Good morning, Philly. Unfortunately all that rain isn’t over yet; there’s a flood watch in our region and the forecast is wet through Saturday. But while you’re stuck inside, may I recommend opening up the last installment of our Toxic City: Sick Schools series? Our reporters already explored how lead, asbestos and mold are making children sick in Philly classrooms. Now they’ve uncovered how bad repair jobs often made things worse, when something was done at all. It’s another important, though truly devastating, report on the state of our schools. Don’t sleep on it.
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One January day in his second-grade class at Loesche Elementary, Lucas Sims fell ill from carbon monoxide poisoning. The culprit? A portable generator construction workers were using while repairing the school’s roof.
As part of the latest installment in our “Toxic City” series, reporters found that the School District of Philadelphia can take months or even years to address reported environmental hazards making kids sick at school. And even when it gets to repairs, its in-house workers and contractors often create more problems with shoddy work.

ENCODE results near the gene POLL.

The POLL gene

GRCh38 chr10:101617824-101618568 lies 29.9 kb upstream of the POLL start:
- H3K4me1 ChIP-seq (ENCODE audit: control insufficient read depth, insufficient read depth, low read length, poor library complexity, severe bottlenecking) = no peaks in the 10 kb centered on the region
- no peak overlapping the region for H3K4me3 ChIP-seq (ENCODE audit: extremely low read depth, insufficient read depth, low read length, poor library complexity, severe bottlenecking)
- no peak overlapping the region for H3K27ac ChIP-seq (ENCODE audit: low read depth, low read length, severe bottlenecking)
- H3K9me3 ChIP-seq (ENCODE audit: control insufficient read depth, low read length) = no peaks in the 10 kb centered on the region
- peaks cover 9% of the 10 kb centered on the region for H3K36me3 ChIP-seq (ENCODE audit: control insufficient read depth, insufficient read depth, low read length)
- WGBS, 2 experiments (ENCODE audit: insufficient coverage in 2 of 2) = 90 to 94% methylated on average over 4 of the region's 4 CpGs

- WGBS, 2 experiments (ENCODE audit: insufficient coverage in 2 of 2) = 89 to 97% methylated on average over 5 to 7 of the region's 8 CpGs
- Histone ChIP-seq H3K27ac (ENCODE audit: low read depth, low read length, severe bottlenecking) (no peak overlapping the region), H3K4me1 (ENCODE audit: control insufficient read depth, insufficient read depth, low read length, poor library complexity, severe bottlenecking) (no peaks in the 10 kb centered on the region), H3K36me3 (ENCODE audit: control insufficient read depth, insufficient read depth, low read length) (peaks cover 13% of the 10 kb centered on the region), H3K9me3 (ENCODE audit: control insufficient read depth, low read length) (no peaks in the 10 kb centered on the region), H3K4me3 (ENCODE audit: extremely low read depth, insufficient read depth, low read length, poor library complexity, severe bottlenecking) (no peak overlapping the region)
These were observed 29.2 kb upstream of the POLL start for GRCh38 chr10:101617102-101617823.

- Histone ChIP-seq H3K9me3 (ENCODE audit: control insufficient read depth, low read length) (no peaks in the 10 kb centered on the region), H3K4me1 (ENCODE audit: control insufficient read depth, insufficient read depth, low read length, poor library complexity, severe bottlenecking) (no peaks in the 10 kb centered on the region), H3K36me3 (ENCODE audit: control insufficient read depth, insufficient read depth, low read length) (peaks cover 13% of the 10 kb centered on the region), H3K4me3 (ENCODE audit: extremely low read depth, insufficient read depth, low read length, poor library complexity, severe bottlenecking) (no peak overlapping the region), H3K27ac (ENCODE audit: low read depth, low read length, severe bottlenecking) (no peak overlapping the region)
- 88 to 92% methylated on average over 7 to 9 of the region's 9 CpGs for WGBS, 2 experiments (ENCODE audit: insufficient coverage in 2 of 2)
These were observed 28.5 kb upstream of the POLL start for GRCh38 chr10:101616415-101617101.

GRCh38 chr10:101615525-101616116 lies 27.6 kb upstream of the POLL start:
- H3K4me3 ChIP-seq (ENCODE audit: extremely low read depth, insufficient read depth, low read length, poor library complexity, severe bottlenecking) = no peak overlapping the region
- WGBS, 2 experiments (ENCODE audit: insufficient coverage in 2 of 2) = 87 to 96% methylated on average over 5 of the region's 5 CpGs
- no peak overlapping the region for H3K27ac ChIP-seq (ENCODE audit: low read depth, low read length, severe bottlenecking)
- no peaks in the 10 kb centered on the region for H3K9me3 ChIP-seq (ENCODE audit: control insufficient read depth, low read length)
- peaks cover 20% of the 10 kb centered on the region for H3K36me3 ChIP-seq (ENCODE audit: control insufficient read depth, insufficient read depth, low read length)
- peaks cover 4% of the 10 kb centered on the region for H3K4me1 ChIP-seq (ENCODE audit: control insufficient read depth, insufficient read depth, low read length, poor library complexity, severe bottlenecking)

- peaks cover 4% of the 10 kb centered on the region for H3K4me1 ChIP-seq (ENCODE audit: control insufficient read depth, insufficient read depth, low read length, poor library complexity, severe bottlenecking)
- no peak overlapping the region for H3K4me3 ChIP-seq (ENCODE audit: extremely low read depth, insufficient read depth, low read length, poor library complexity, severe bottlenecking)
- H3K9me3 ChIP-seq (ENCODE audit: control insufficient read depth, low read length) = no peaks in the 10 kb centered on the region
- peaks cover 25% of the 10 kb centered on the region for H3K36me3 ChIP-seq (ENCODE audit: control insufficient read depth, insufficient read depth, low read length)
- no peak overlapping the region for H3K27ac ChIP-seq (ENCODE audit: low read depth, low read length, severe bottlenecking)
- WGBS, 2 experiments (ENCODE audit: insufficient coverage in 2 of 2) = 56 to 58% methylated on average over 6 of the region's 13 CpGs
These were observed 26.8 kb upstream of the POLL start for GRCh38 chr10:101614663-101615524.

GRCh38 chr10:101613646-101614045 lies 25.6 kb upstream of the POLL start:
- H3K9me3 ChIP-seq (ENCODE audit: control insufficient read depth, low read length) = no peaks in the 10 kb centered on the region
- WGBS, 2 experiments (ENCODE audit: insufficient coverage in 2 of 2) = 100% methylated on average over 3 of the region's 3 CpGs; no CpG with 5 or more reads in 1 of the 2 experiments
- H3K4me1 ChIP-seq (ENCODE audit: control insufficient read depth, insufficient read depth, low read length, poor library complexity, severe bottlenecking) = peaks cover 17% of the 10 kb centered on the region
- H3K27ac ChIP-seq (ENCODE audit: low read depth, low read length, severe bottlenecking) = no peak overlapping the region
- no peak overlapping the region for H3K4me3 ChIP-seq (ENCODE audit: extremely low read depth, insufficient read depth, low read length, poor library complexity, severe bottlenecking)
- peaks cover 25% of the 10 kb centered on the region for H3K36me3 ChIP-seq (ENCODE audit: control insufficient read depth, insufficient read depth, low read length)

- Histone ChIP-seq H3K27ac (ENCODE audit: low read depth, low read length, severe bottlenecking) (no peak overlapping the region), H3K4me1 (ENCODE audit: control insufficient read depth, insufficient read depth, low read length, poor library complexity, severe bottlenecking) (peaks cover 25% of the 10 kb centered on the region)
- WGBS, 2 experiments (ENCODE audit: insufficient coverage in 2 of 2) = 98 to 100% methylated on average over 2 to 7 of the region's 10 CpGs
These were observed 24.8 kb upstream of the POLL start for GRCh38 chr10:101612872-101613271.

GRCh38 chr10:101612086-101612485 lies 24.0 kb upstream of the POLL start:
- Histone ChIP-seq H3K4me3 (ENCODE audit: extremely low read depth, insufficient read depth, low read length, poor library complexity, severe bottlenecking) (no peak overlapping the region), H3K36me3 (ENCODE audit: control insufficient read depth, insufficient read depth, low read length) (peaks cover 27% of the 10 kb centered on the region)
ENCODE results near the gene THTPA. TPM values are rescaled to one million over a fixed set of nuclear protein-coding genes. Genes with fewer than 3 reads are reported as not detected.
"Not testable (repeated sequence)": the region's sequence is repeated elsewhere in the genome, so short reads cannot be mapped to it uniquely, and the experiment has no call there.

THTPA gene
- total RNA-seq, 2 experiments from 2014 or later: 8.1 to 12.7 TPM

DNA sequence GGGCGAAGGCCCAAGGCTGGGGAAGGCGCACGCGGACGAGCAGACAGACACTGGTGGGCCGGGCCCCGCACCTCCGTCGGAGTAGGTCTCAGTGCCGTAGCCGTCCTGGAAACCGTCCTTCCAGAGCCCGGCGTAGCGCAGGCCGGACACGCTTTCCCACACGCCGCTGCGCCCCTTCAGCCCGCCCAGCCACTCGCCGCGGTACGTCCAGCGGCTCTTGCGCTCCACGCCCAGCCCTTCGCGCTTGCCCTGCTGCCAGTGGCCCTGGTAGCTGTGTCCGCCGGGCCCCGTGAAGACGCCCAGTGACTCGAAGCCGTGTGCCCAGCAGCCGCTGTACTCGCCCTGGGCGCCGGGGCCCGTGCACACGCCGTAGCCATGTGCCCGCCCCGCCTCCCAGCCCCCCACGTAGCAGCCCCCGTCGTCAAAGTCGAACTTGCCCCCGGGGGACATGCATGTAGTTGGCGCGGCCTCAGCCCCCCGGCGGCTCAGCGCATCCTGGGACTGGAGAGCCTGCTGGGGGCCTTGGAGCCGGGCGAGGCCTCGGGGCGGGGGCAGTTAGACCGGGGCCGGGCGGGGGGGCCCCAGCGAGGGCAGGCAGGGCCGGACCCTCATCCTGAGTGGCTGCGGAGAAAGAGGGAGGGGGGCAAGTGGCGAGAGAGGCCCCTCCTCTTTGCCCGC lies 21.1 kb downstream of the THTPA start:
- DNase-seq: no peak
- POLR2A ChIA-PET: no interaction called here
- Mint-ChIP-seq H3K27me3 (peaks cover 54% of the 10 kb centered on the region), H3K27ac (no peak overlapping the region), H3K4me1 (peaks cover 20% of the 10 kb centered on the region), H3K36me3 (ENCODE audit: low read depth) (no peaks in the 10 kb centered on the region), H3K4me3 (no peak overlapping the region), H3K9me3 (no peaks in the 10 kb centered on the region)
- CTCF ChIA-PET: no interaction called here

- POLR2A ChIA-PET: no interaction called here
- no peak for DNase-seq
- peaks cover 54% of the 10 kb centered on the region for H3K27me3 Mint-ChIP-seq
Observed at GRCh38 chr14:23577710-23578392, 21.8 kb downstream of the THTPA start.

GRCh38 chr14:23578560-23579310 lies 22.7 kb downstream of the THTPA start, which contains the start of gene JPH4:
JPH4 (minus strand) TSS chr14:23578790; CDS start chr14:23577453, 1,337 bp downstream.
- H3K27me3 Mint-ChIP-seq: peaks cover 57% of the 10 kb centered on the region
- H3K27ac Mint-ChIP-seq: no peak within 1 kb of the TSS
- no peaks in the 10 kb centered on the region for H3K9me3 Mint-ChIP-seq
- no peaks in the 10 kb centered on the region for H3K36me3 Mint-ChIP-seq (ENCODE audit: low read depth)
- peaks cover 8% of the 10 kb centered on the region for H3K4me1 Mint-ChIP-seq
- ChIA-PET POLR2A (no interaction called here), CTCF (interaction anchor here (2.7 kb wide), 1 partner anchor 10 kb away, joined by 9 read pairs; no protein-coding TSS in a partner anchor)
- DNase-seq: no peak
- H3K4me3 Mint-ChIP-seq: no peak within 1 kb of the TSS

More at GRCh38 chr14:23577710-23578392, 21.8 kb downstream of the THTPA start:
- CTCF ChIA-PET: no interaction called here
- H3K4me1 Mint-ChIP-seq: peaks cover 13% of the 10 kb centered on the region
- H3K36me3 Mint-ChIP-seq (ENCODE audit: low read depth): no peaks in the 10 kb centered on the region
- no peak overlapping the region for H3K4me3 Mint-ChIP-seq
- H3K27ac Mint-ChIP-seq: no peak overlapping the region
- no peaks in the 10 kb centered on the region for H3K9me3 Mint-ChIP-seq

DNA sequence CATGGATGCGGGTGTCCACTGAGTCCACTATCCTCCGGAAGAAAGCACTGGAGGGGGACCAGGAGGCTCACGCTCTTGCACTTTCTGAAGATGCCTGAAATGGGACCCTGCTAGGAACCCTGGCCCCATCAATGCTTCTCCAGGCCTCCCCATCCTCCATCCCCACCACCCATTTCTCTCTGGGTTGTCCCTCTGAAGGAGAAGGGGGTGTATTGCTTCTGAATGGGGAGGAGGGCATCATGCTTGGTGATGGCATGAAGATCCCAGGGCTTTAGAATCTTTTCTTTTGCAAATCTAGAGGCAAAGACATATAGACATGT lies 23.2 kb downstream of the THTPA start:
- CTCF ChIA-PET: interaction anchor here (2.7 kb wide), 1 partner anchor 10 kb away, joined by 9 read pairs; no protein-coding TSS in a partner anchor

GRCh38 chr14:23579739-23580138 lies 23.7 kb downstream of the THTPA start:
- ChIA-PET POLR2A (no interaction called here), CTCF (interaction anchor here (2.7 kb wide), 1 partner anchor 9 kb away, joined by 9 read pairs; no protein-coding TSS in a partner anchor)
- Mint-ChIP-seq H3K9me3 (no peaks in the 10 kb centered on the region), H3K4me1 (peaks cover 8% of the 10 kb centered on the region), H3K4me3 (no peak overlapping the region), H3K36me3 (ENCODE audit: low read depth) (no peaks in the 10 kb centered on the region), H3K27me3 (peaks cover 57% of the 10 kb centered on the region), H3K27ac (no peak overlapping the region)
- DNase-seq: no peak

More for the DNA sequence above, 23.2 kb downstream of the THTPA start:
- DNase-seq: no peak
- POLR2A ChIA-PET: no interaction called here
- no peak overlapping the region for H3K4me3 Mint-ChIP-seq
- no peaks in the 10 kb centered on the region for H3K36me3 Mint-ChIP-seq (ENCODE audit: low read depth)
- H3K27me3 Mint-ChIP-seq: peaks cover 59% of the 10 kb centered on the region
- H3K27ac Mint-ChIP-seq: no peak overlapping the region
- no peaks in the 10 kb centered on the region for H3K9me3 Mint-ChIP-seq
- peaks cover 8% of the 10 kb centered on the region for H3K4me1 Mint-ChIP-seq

Catch up on Toxic City: Sick Schools
- Part 1: Philly kids face dangerous, ‘frightening’ conditions in schools
- Part 2: Dangerous asbestos levels could pose risks to students, teachers in Philadelphia schools
- Concerned about your local school? Use our checkup tool to see how healthy your classrooms are.
For weeks last summer, the region was transfixed by the disappearances and, as was later discovered, murders of four young Bucks County men.
When the men’s bodies were found on a Solebury Township farm owned by the parents of Cosmo DiNardo, the case began to unravel. Nearly a year later, DiNardo pleaded guilty to their murders Wednesday and was sentenced to life in prison. He is said to have lured them to the property to sell them marijuana.
DiNardo’s cousin and accused co-conspirator, Sean Kratz, rejected a plea deal and opted instead for a trial.
Philadelphia prison officials do not use the term “solitary confinement,” but more than 11 percent of inmates in city jails are currently in segregation. That typically means they spend at least 23 hours a day locked in a cell.
Nationwide, that statistic is just 2.7 percent. The U.N. has called solitary terms longer than 15 days “torture”and many in Philadelphia are sentenced to 15, 30, or even 60 days of segregation.